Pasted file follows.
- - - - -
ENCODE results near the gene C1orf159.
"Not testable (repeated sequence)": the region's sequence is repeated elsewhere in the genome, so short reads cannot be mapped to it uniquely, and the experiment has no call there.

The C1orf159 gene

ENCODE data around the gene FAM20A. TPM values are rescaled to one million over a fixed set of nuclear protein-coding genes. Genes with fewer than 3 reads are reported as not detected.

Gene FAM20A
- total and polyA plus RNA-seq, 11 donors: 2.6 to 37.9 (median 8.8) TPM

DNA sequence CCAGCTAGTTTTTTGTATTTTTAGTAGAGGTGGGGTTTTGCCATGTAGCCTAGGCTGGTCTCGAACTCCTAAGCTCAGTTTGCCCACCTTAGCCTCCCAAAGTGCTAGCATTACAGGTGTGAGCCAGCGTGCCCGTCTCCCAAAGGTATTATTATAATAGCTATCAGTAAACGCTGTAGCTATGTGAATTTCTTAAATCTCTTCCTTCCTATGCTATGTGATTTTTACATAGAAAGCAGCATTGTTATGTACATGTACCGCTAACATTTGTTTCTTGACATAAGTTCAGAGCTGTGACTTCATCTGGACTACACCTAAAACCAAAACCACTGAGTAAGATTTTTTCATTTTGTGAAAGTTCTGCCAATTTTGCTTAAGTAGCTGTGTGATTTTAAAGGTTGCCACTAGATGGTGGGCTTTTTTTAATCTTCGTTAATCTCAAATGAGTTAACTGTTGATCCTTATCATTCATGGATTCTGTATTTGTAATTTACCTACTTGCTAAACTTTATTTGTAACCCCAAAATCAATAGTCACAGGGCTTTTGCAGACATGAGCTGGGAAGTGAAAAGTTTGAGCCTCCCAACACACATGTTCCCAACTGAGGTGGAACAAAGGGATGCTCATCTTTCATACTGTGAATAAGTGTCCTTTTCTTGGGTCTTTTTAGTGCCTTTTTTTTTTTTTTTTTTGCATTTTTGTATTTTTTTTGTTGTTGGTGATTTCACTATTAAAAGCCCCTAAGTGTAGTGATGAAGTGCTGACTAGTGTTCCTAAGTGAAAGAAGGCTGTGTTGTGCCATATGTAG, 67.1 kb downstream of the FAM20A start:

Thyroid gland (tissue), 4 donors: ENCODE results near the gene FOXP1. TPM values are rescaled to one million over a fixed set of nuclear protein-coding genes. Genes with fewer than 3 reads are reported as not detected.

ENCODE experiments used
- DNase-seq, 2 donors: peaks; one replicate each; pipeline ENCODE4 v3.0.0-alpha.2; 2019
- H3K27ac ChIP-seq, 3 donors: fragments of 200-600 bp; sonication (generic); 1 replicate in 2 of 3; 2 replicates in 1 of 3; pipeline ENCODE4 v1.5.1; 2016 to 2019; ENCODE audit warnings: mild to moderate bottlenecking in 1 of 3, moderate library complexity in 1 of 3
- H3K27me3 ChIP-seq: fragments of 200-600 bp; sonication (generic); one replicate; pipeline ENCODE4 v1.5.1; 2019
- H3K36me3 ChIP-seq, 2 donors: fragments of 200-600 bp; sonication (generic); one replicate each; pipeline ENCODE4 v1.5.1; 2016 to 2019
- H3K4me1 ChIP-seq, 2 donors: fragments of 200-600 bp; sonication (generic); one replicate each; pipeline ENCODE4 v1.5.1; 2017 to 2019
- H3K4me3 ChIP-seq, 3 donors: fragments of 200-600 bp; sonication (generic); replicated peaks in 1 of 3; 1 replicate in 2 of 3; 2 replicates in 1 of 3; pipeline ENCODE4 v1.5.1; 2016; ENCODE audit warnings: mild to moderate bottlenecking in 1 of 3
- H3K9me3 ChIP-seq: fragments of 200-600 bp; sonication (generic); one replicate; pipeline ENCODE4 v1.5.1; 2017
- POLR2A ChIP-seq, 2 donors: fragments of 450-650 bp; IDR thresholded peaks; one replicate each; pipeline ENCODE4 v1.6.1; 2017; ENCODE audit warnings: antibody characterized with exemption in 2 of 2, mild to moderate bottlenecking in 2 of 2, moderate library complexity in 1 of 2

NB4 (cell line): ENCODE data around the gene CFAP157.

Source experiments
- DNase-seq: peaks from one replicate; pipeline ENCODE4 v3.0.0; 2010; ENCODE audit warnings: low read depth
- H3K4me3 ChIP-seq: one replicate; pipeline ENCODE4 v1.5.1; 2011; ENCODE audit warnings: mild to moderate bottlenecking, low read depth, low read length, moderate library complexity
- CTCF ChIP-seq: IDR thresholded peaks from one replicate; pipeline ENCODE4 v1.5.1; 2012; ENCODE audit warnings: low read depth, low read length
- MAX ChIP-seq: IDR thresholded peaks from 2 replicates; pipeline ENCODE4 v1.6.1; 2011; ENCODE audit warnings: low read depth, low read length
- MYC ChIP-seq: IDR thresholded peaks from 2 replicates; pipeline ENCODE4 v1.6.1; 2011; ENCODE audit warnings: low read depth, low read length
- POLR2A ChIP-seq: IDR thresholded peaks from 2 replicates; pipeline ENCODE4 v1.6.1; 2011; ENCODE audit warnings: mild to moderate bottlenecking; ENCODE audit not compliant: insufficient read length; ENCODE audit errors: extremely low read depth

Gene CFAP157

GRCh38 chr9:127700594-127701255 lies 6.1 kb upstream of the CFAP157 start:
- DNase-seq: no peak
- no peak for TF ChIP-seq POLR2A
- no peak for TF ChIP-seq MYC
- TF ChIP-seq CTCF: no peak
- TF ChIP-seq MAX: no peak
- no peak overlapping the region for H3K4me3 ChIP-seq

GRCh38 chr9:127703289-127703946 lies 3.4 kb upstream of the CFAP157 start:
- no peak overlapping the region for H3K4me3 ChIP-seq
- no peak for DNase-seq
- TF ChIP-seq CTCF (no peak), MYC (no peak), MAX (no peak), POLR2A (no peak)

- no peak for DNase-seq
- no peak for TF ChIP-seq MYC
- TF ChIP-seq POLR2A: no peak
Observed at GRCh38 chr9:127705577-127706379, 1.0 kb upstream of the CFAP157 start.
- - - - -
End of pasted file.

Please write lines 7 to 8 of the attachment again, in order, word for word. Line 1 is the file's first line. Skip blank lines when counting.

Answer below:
DNA sequence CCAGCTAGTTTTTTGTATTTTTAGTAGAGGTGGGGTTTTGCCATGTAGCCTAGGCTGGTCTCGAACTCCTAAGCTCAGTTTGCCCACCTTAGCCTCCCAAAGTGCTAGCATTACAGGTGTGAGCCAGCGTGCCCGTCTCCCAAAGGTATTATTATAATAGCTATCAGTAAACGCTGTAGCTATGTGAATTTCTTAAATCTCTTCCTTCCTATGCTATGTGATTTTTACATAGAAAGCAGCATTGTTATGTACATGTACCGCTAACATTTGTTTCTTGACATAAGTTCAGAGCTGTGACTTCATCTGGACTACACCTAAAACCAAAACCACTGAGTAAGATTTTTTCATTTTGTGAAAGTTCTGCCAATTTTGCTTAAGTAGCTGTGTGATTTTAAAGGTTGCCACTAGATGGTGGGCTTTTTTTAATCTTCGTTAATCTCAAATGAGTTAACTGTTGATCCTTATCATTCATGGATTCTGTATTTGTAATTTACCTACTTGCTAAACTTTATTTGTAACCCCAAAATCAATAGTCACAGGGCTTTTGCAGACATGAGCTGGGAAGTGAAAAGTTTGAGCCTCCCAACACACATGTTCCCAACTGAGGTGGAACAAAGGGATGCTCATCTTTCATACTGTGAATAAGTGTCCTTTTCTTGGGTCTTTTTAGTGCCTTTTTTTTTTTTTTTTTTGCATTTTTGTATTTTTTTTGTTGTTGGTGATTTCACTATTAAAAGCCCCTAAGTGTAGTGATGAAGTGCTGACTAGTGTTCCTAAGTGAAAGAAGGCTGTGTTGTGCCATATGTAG, 67.1 kb downstream of the FAM20A start:

Thyroid gland (tissue), 4 donors: ENCODE results near the gene FOXP1. TPM values are rescaled to one million over a fixed set of nuclear protein-coding genes. Genes with fewer than 3 reads are reported as not detected.